On Nov 14 16:00 Marcus Rueckert wrote (shortened):
2007-11-14 at 15:08 +0100, Johannes Meixner wrote:
> what is the recommended way for packaging Python stuff?
> have byte-compiled Python .pyc and .pyo files packaged into the RPM
> let this be done by the currently actually installed Python system
> during run-time on the end-user's computer and not by whatever
> (perhaps different) Python system during package build-time?
as we build with the same python version as the user will run it later.
you can safely package the .pyc files.
I understand that it is the same Python version directly after
a new system installation.
But what happens when the user later change/update his Pyhon?
Think about the "worst case" when the user replaces our Pyhon
with whatever self-compiled Pyhon.
Are byte-compiled Python .pyc and .pyo files the same for any Python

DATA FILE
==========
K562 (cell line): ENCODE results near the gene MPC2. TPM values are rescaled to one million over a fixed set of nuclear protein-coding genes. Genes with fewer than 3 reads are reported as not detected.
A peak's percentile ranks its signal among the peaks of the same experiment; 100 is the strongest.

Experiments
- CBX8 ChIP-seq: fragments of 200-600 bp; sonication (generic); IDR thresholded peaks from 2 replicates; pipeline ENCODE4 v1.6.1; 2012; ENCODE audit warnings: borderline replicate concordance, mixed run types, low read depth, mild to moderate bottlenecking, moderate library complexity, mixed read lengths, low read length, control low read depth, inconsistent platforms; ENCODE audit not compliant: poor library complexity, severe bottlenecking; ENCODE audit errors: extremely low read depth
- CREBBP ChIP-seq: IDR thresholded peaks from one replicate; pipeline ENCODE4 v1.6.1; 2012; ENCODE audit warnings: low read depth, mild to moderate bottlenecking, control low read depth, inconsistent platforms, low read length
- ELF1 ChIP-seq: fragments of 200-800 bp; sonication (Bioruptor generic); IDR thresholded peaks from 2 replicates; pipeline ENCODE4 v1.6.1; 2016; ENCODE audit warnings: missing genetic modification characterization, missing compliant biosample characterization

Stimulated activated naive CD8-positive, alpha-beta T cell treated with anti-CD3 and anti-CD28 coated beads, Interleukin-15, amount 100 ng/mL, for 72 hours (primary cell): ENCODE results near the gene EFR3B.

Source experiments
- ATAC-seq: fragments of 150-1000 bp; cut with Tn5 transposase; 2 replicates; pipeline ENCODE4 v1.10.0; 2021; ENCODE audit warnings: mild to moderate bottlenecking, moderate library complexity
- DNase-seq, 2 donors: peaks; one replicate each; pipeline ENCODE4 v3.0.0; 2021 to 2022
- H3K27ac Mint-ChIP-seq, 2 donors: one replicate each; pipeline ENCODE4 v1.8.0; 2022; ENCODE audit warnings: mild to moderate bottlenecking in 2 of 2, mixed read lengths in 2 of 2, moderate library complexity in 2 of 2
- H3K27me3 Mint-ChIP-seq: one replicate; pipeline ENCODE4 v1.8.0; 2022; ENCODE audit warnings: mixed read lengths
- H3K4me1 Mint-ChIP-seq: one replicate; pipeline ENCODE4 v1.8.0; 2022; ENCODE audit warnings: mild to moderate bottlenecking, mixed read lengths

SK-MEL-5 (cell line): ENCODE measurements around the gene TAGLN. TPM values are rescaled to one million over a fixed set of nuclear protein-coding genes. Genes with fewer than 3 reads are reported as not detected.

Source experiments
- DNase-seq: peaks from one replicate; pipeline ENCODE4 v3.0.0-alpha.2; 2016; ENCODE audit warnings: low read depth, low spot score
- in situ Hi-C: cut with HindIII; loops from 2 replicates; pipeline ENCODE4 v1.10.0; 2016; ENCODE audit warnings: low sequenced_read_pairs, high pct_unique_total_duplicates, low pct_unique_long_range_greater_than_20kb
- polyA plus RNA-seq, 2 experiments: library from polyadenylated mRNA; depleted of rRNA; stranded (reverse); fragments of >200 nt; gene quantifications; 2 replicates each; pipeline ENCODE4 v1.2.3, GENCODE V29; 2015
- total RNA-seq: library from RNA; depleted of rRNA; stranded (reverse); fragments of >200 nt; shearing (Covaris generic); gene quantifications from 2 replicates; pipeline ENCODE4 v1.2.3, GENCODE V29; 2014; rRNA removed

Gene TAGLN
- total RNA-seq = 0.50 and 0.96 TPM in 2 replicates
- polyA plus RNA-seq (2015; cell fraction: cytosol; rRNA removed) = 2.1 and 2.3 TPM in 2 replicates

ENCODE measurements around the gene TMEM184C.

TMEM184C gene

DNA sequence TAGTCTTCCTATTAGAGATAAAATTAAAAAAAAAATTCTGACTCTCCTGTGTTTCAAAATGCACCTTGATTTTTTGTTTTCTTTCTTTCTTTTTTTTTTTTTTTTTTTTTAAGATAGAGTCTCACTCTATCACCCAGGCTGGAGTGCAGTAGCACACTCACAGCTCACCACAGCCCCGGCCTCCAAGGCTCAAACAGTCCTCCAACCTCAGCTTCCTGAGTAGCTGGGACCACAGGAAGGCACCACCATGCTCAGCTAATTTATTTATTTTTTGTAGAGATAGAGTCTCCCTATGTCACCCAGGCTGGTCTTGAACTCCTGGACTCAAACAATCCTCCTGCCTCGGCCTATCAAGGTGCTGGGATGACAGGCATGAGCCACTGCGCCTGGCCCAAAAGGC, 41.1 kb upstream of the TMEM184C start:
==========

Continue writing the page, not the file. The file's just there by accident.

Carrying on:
and/or is any Python sufficiently smart to know when .pyc and/or .pyo
files are outdated (even if the matching .py files are unchanged)?
i would even recommend packaging
them so they get removed if you uninstall the package.
Removal when uninstalling could also be done by whatever
other magic (e.g. via %ghost or a %preun scriptlet in RPM).
I wonder why in this case small RPMs seem not to count.
For example the installed .pyc and .pyo files in python
on a openSUSE 10.3 i386 system are more than 7MB and
still about 1.6MB after "bzip2" so that those files
should make the python RPM about 1.6MB bigger.
At least according to
I wonder if there is a noticeable advantage to provide
.pyc and .pyo files in the RPM because it reads:
"A program doesn't run any faster when it is read from
a ".pyc" or ".pyo" file than when it is read from a ".py"
the only thing that's faster about ".pyc" or ".pyo" files is
the speed with which they are loaded."
I am no Python expert at all and I would be happy if a Python expert
could provide some background information.
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